Acquiring E-Books for academic libraries

Hazel Woodward

Hazel Woodward, Cranfield University, Cranfield, Bedfordshire MK43 0AL, United Kingdom, and Chair of the JISC E-Books Working Group,


This paper outlines the recent work of the UK’s Joint Information Systems Committee ( JISC) in the area of e-books. The JISC Collections Team is responsible for negotiating deals with publishers and aggregators of e-content for all UK higher education libraries - some 180 in total. In other words it acts as a national consortium for the UK academic community, although it should be noted that all deals are negotiated on an ‘opt-in’ basis. The JISC Collections Team is advised by a series of format-based working groups - comprising senior academic librarians and library practitioners - including the E-Books Working Group, the Journals Working Group and the Moving Images Working Group. Recently the working groups have formulated vision statements to help inform both their own activities and the education community as a whole. The vision for e-books in UK education is as follows:

“The UK education community will have access to quality e-book content that is of high relevance to teaching, learning and research across the broadest range of subject areas. Flexible business and licensing models will support a diversity of needs, allowing users to do what they want when they want and how they want for education purposes. All e-books will be easily discoverable and consistent standards will allow all content to be fully integrated into library, learning and research environments.”

The JISC e-book study

In 2006 the E-Books Working Group (EBWG) commissioned a feasibility study on the acquisition of e-books by higher education (HE) libraries and the role of JISC (CHEMS, 2006). The study team produced their report in mid 2007 and outlined the following conclusions:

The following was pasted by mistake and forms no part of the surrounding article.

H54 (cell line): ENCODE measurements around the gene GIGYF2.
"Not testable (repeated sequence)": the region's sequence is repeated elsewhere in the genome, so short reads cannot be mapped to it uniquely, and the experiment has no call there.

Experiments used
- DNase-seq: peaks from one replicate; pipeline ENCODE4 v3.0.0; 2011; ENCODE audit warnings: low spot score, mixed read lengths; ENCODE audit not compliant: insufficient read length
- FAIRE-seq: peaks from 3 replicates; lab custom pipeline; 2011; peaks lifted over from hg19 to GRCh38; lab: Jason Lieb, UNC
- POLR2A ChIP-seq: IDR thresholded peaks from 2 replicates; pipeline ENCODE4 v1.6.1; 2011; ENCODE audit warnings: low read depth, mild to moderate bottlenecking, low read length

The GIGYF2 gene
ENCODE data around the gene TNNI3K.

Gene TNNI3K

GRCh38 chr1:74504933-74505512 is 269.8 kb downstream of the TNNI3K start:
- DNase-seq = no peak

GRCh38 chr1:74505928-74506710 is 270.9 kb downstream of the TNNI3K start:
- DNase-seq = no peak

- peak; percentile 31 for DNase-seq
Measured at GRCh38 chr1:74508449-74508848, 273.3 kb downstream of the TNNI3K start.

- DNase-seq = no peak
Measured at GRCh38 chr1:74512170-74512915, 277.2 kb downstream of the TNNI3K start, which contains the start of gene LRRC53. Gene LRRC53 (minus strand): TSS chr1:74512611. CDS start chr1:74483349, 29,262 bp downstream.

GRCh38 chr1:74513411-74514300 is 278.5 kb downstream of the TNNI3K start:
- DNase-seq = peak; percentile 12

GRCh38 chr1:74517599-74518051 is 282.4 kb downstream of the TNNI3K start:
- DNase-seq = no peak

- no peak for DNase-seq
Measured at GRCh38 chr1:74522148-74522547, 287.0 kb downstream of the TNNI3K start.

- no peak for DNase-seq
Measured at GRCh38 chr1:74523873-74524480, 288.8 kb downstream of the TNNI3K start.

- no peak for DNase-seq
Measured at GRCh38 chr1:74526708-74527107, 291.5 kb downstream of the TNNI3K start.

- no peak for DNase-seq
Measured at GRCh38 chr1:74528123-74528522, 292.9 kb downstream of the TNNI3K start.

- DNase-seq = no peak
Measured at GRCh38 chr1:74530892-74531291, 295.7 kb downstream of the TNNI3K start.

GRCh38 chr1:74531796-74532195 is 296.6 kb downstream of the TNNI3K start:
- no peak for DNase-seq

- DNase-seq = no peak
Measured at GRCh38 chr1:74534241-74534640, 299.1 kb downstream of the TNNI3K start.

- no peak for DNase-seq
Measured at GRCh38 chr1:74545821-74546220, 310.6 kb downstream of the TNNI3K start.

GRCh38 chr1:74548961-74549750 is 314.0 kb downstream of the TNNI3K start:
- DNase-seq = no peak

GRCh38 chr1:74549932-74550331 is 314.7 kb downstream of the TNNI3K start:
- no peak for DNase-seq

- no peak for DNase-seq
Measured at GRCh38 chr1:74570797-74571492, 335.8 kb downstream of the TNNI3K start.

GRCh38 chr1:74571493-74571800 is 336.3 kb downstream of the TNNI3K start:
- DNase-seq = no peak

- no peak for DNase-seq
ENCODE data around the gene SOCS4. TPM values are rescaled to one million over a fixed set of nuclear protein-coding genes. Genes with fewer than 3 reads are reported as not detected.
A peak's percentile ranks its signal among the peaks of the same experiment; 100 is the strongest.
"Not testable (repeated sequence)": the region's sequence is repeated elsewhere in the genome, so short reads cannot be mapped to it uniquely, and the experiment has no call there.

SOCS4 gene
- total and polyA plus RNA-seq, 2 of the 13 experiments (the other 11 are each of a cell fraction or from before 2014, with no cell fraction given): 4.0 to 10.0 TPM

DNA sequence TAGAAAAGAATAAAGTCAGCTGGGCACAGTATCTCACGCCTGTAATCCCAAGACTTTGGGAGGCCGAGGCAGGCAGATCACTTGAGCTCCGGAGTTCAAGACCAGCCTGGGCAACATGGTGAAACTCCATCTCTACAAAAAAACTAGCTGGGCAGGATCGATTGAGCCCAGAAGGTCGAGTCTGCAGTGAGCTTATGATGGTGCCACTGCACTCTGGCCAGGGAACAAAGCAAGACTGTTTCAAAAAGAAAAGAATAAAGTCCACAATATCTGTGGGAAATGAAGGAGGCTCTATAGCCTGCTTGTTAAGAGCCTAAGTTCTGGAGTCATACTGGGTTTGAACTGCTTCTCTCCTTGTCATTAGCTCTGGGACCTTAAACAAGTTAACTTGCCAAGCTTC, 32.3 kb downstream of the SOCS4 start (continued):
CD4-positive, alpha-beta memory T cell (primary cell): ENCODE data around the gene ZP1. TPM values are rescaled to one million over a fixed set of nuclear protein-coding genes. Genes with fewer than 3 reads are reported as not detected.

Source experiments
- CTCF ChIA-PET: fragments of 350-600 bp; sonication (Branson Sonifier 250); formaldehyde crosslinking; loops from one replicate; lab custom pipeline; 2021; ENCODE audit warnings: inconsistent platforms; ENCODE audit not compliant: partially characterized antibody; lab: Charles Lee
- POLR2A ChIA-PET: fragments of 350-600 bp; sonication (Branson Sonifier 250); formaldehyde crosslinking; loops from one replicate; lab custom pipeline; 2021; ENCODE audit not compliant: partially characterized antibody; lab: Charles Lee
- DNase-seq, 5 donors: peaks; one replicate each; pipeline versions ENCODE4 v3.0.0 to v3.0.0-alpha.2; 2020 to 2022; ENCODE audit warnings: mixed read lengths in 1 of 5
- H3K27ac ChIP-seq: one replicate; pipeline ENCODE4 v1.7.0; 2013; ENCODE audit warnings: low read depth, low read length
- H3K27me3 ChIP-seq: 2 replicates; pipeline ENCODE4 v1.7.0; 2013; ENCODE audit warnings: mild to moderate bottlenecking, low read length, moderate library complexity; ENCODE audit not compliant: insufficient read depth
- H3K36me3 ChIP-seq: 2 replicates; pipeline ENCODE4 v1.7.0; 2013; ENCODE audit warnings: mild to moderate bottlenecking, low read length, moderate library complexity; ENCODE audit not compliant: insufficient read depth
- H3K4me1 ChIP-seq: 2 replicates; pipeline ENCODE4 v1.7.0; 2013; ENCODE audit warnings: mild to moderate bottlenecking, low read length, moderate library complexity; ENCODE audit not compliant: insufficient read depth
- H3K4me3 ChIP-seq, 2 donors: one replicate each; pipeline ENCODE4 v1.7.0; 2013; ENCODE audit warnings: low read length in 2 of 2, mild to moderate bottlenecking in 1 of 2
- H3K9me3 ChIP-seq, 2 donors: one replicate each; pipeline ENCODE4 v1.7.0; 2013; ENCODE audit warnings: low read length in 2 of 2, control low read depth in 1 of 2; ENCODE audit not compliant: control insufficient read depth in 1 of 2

· There is an ignorance in the HE sector of what e-books are available.
· There is low awareness within HE institutions of the value and relevance of e-books.
· Librarians and publishers have a poor understanding of each others needs in the area of e-books.
· Access routes to aggregators’ or publishers’ platforms are too complex.
· Too few e-books are available.
· Available e-books are not up-to-date or relevant to UK users.
· Pricing models are not appropriate.
· Publishers are not making the right textbooks electronically available on the right terms.

When librarians were asked why they had not bought more e-books the main reasons were: e-books pricing models are not satisfactory (64%); there is too little choice of e-book titles (62%); e-book access models are not satisfactory (53%); we are waiting for the market to settle down (33%); and, we are waiting for JISC to offer better e-book deals (30%). The relatively poor take-up of e-books in academic libraries is further supported by the finding of the June 2007 Ebrary survey of 583 respondents from 67 countries (Ebrary, 2007). This showed that only 10% of libraries had over 50,000 e-books. However when asked whether there is any pressure on them to develop e-book collections 68% of librarians said ‘yes’.

So what is it that librarians really want as far as e-books are concerned? The JISC report discovered the following:

· ‘Reading list’ materials, principally textbooks.
· Current titles.
· Wider choice relevant to the UK academic community.
· Flexibility in choosing between subscribing and outright purchase.
· Sensible charging bands or prices regime.
· Multiple and concurrent access for users.
· Easy access to the host server for Shibboleth/ATHENS users.
· A more systematic way of discovering what e-books are available.

From the perspective of the EBWG it was pleasing to note that the JISC sponsored report demonstrated that a high proportion of librarians felt that there were clear roles for JISC in the acquisition of e-books. 87% of librarians said that JISC performed a valuable national ‘value-for-money’ role seeking to get the best buys for the sector. 66% felt that JISC had an important role in investigating innovative formats or purchasing models, and 40% were of the opinion that JISC should facilitate the buying of resources that are essential in niche areas for teaching and research where libraries would not be able to afford the acquisition without financial help.